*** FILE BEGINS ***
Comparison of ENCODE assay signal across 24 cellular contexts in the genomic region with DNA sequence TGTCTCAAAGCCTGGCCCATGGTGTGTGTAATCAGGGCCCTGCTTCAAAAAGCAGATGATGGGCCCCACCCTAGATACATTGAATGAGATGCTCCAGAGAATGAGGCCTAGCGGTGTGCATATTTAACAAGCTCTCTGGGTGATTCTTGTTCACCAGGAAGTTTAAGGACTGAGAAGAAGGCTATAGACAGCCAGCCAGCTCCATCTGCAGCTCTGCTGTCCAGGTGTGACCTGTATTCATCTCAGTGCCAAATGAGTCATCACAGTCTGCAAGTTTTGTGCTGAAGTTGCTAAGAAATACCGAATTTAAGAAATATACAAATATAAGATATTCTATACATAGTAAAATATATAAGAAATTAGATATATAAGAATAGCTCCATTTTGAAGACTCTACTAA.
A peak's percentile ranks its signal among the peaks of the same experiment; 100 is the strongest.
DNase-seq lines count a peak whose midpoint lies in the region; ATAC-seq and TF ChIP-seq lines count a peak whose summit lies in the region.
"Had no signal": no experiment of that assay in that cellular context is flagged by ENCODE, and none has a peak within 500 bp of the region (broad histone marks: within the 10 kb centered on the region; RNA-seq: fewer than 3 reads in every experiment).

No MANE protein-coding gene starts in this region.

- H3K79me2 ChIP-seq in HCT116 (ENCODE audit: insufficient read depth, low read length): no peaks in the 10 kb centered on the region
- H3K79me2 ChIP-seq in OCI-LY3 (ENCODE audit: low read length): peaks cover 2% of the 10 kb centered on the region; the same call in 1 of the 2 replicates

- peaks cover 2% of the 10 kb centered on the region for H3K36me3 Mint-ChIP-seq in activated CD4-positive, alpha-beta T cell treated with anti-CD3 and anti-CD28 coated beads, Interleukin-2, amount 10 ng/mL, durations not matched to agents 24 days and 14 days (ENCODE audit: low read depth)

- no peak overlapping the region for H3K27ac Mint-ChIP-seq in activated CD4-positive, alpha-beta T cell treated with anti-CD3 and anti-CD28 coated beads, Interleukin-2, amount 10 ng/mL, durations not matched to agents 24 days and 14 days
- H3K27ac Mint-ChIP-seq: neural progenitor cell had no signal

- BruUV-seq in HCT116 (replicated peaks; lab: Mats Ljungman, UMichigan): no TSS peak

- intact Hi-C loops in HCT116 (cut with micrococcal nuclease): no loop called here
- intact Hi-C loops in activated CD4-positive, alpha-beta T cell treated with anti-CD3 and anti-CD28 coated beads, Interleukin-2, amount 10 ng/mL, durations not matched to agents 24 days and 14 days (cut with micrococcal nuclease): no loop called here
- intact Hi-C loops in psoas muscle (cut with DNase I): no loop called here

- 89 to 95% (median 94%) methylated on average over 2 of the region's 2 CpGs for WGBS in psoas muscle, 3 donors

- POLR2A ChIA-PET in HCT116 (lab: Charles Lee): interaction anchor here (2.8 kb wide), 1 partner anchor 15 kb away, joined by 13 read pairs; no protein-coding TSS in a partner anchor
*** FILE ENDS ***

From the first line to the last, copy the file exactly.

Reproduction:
Comparison of ENCODE assay signal across 24 cellular contexts in the genomic region with DNA sequence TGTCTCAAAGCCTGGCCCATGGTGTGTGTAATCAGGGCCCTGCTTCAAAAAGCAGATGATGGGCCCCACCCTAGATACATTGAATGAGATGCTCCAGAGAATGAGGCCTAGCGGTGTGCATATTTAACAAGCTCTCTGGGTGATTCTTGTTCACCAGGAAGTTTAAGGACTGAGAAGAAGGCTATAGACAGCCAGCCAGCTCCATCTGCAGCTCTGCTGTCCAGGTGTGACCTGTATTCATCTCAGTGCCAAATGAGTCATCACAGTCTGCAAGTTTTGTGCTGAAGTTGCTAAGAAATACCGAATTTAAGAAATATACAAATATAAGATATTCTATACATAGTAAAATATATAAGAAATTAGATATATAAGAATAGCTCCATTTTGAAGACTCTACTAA.
A peak's percentile ranks its signal among the peaks of the same experiment; 100 is the strongest.
DNase-seq lines count a peak whose midpoint lies in the region; ATAC-seq and TF ChIP-seq lines count a peak whose summit lies in the region.
"Had no signal": no experiment of that assay in that cellular context is flagged by ENCODE, and none has a peak within 500 bp of the region (broad histone marks: within the 10 kb centered on the region; RNA-seq: fewer than 3 reads in every experiment).

No MANE protein-coding gene starts in this region.

- H3K79me2 ChIP-seq in HCT116 (ENCODE audit: insufficient read depth, low read length): no peaks in the 10 kb centered on the region
- H3K79me2 ChIP-seq in OCI-LY3 (ENCODE audit: low read length): peaks cover 2% of the 10 kb centered on the region; the same call in 1 of the 2 replicates

- peaks cover 2% of the 10 kb centered on the region for H3K36me3 Mint-ChIP-seq in activated CD4-positive, alpha-beta T cell treated with anti-CD3 and anti-CD28 coated beads, Interleukin-2, amount 10 ng/mL, durations not matched to agents 24 days and 14 days (ENCODE audit: low read depth)

- no peak overlapping the region for H3K27ac Mint-ChIP-seq in activated CD4-positive, alpha-beta T cell treated with anti-CD3 and anti-CD28 coated beads, Interleukin-2, amount 10 ng/mL, durations not matched to agents 24 days and 14 days
- H3K27ac Mint-ChIP-seq: neural progenitor cell had no signal

- BruUV-seq in HCT116 (replicated peaks; lab: Mats Ljungman, UMichigan): no TSS peak

- intact Hi-C loops in HCT116 (cut with micrococcal nuclease): no loop called here
- intact Hi-C loops in activated CD4-positive, alpha-beta T cell treated with anti-CD3 and anti-CD28 coated beads, Interleukin-2, amount 10 ng/mL, durations not matched to agents 24 days and 14 days (cut with micrococcal nuclease): no loop called here
- intact Hi-C loops in psoas muscle (cut with DNase I): no loop called here

- 89 to 95% (median 94%) methylated on average over 2 of the region's 2 CpGs for WGBS in psoas muscle, 3 donors

- POLR2A ChIA-PET in HCT116 (lab: Charles Lee): interaction anchor here (2.8 kb wide), 1 partner anchor 15 kb away, joined by 13 read pairs; no protein-coding TSS in a partner anchor